One night last February, Indian police showed up at the home address of a Twitter employee in New Delhi. There, the employee was served with a legal notice and told to accompany officers to a police station.
Indian farmers were staging mass anti-government protests in the streets of New Delhi at the time, and India’s governing Bharatiya Janata Party was seeking to quell dissent on social media. Authorities had already sent Twitter legal demands asking it to block accounts that had criticized the country’s ruling party. The list of accounts included activists involved in the protests, opposition politicians and journalists. Twitter had refused to block dozens of accounts, drawing the ire of the government and much of the Indian press.
Outside the Twitter worker’s home, a standoff ensued. With the employee holed up inside the house, Twitter’s lawyers and policy staff in both India and the U.S. made a series of frantic phone calls, according to two people with knowledge of the matter. Meanwhile, a group of police officers waited out on the street, in full view of the employee’s neighbors. Ultimately, the officers left empty-handed, after Twitter offered to send a lawyer to the police station to answer questions instead. Twitter decided not to publicize the incident in order to not give Indian authorities the impression the perceived intimidation effort had succeeded, according to the people with knowledge of the incident, who spoke to TIME on the condition that they to remain anonymous to protect their job prospects and personal safety. (Neither the employee, nor the Indian government, nor the Delhi police responded to requests for comment for this story.) Twitter, which was bought by Elon Musk in October, declined to comment and did not respond to follow-up requests.
The visit from the police was understood at high levels inside Twitter to be an attempt at intimidation by Indian authorities, according to four people with knowledge of the incident. It is just one example of the intense pressure the company has come under in recent years while operating under what many have called an increasingly authoritarian regime, as it pursues much-needed growth in international markets. In a whistleblower complaint filed in July, Twitter’s former head of security Peiter Zatko alleged that foreign governments, including India’s, had used the safety of Twitter staff based in their countries as “leverage” in order to force the company to comply with their demands.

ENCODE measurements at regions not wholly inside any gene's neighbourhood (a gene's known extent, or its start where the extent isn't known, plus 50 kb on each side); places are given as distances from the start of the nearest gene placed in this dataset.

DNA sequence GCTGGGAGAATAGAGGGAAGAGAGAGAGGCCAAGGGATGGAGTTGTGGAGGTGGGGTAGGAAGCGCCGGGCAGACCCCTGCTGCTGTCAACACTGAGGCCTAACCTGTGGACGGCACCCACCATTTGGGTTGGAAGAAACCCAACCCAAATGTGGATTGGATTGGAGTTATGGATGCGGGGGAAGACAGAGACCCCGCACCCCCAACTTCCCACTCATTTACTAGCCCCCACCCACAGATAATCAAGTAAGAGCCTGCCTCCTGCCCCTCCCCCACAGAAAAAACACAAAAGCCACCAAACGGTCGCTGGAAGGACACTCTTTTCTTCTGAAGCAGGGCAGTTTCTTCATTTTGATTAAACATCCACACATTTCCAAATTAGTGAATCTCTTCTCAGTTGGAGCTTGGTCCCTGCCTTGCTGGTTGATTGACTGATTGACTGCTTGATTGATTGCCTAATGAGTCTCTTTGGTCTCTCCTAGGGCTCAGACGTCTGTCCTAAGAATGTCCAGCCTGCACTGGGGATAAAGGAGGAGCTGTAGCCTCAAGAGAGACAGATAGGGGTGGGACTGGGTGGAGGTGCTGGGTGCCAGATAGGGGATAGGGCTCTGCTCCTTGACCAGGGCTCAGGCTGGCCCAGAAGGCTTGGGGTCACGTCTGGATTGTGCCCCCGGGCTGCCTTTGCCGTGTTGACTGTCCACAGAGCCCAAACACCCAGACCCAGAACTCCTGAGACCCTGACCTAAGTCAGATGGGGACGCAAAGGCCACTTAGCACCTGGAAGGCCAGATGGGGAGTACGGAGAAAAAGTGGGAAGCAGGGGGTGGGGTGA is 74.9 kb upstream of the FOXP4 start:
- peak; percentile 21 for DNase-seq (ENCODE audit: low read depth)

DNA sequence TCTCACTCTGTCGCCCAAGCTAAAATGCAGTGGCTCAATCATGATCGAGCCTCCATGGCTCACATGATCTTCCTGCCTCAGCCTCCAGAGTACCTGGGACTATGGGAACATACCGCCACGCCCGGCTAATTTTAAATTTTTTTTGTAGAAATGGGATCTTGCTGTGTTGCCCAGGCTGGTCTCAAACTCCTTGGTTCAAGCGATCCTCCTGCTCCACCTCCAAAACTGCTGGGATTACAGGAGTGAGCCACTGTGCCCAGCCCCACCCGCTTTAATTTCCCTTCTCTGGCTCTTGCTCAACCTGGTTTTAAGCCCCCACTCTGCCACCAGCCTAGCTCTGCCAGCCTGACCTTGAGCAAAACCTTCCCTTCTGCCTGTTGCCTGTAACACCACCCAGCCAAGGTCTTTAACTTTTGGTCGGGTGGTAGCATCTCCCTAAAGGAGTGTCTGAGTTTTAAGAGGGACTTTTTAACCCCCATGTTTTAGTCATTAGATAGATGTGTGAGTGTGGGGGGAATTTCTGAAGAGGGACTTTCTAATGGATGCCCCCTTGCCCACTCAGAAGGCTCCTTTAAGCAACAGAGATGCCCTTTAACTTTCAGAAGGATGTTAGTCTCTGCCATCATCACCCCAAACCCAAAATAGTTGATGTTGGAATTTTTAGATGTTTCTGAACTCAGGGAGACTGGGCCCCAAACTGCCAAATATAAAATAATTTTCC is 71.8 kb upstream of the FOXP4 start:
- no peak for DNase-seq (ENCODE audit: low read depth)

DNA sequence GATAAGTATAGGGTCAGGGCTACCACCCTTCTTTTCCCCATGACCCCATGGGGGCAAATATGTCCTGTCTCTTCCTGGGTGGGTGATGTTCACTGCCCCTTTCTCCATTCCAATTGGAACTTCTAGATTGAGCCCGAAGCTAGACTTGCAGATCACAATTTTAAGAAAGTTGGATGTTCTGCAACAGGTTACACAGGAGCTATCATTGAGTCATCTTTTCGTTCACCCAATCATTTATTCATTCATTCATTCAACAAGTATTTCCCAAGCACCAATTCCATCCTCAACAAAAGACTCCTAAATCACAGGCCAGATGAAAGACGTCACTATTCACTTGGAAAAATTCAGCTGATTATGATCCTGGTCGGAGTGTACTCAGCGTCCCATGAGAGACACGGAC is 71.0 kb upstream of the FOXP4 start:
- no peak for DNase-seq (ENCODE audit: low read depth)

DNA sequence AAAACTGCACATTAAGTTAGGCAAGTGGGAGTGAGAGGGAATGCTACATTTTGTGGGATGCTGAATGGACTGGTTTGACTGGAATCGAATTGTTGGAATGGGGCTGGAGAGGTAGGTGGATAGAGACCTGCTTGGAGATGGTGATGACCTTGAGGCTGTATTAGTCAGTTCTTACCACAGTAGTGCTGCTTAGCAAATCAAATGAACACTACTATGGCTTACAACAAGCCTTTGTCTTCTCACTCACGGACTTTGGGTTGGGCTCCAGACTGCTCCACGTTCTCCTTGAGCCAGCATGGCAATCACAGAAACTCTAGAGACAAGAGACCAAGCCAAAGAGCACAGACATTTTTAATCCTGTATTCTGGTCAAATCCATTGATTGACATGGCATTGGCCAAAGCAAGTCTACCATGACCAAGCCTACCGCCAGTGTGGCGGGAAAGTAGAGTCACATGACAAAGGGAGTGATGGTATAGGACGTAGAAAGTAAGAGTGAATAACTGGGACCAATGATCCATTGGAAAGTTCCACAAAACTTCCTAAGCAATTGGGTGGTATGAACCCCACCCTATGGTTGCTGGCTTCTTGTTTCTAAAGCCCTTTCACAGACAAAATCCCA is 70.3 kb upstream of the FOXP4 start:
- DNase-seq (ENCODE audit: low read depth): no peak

Despite that pressure, Twitter in other ways robustly resisted state censorship demands prior to its takeover, in an effort to preserve the platform as a relative haven for free speech in India. This July, while the company was still under its previous ownership, Twitter filed a lawsuit against the Indian government in a regional court, challenging its demands to remove 39 tweets and accounts, the details of which are under seal.
But now that Twitter has been acquired by Musk, the future of that lawsuit—and the platform’s broader role as one of the few remaining forums for relatively free expression in India—is in doubt.
Musk has called himself a “free speech absolutist,” and has committed to bolstering freedom of expression on the platform. But he has also said he wants Twitter to follow local laws in the countries where it operates. “There’s this deep tension in the way that Elon Musk has talked about how he’s going to run the platform,” says Evelyn Douek, an assistant professor at Stanford Law whose research focuses on online speech. “His proclamations about being a free speech platform would suggest standing up to authoritarians, who are the biggest threat to free speech. But he has also said he will obey local laws—which in many areas of the world, means being far more restrictive than Twitter’s current content moderation rules.”